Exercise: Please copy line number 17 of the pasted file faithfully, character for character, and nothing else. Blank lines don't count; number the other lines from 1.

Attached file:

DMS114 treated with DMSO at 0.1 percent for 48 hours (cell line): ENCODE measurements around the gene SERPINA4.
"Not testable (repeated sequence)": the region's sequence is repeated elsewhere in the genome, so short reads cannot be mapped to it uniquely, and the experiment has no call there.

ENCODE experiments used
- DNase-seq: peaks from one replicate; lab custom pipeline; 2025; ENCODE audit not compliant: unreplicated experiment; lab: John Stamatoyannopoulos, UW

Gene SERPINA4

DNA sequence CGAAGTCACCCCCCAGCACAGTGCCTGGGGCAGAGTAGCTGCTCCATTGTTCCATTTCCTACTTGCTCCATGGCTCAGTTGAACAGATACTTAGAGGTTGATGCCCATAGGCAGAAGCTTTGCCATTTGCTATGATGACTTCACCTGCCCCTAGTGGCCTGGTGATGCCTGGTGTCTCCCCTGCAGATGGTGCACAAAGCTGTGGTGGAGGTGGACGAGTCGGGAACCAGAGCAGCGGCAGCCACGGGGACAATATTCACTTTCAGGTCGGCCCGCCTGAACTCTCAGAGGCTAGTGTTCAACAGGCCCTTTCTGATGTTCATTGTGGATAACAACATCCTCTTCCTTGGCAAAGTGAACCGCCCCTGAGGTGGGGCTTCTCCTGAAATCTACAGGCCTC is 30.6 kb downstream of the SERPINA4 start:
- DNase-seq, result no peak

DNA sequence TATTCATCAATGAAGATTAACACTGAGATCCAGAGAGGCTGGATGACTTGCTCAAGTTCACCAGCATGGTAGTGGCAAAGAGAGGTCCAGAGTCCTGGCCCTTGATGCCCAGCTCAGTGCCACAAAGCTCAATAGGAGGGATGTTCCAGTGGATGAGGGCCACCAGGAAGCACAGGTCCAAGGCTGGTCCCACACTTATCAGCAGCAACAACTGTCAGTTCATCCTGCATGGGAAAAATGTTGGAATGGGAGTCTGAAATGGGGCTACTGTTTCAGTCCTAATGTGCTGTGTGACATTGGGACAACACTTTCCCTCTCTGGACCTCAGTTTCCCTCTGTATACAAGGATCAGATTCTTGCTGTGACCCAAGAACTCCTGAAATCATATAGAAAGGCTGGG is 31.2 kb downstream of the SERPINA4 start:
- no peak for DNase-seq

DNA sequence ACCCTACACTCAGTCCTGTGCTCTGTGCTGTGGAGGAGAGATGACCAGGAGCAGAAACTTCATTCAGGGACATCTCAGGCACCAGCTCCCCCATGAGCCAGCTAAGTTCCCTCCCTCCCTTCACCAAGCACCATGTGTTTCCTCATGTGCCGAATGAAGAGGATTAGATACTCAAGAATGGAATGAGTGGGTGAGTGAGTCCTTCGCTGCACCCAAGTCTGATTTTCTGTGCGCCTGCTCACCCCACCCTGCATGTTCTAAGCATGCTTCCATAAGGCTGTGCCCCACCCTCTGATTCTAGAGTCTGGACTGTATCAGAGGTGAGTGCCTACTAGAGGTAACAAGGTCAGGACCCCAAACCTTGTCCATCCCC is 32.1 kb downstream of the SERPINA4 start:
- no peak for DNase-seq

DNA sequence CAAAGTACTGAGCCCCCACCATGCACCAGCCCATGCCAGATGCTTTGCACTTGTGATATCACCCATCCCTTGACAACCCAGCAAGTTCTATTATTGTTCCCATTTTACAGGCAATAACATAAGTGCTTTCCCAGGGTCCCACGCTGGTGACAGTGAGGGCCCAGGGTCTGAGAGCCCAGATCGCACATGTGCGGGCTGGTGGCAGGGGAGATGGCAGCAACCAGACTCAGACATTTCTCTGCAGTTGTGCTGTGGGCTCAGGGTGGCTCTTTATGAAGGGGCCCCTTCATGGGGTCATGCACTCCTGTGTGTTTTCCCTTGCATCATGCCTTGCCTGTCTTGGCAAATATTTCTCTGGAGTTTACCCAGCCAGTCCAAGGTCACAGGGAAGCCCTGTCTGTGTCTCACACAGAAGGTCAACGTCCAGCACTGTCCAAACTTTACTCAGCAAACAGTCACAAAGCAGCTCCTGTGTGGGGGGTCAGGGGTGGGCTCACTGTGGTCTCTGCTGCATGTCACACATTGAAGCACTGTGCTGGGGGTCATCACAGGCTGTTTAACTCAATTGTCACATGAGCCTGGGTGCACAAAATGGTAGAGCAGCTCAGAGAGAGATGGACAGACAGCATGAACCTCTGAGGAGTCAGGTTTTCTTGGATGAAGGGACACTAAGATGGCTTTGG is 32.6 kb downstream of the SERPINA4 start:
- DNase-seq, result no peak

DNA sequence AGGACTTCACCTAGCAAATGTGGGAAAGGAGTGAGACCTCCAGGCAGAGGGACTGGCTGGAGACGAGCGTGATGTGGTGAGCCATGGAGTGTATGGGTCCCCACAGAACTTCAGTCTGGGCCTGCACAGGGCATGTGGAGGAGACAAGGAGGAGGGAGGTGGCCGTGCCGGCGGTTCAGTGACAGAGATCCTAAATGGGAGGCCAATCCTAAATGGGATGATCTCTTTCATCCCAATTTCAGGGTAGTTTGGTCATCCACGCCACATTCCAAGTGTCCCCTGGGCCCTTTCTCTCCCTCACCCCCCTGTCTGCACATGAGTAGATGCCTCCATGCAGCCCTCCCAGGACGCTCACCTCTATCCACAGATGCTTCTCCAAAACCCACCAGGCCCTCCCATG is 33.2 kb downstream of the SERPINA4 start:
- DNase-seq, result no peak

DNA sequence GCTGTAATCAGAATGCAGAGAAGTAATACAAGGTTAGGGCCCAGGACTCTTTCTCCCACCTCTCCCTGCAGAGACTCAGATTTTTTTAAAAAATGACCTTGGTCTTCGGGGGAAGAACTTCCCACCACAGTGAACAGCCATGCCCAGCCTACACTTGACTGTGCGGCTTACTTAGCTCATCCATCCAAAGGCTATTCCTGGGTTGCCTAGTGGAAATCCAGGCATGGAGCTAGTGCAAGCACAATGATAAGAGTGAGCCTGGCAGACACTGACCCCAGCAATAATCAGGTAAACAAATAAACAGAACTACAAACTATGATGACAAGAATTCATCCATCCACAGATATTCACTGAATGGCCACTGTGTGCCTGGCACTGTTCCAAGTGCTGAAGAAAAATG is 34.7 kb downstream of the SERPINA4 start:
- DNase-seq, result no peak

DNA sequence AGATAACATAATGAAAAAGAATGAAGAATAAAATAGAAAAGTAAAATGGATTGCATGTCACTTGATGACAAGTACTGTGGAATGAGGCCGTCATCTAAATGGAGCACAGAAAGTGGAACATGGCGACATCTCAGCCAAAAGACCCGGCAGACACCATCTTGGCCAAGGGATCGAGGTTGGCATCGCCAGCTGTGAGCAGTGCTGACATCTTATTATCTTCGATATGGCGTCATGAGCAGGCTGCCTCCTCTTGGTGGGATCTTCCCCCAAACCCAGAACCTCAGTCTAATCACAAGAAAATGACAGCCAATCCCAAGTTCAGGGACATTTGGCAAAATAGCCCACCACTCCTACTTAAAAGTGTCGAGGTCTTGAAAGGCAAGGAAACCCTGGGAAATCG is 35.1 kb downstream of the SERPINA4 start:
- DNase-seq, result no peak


- DNase-seq, result no peak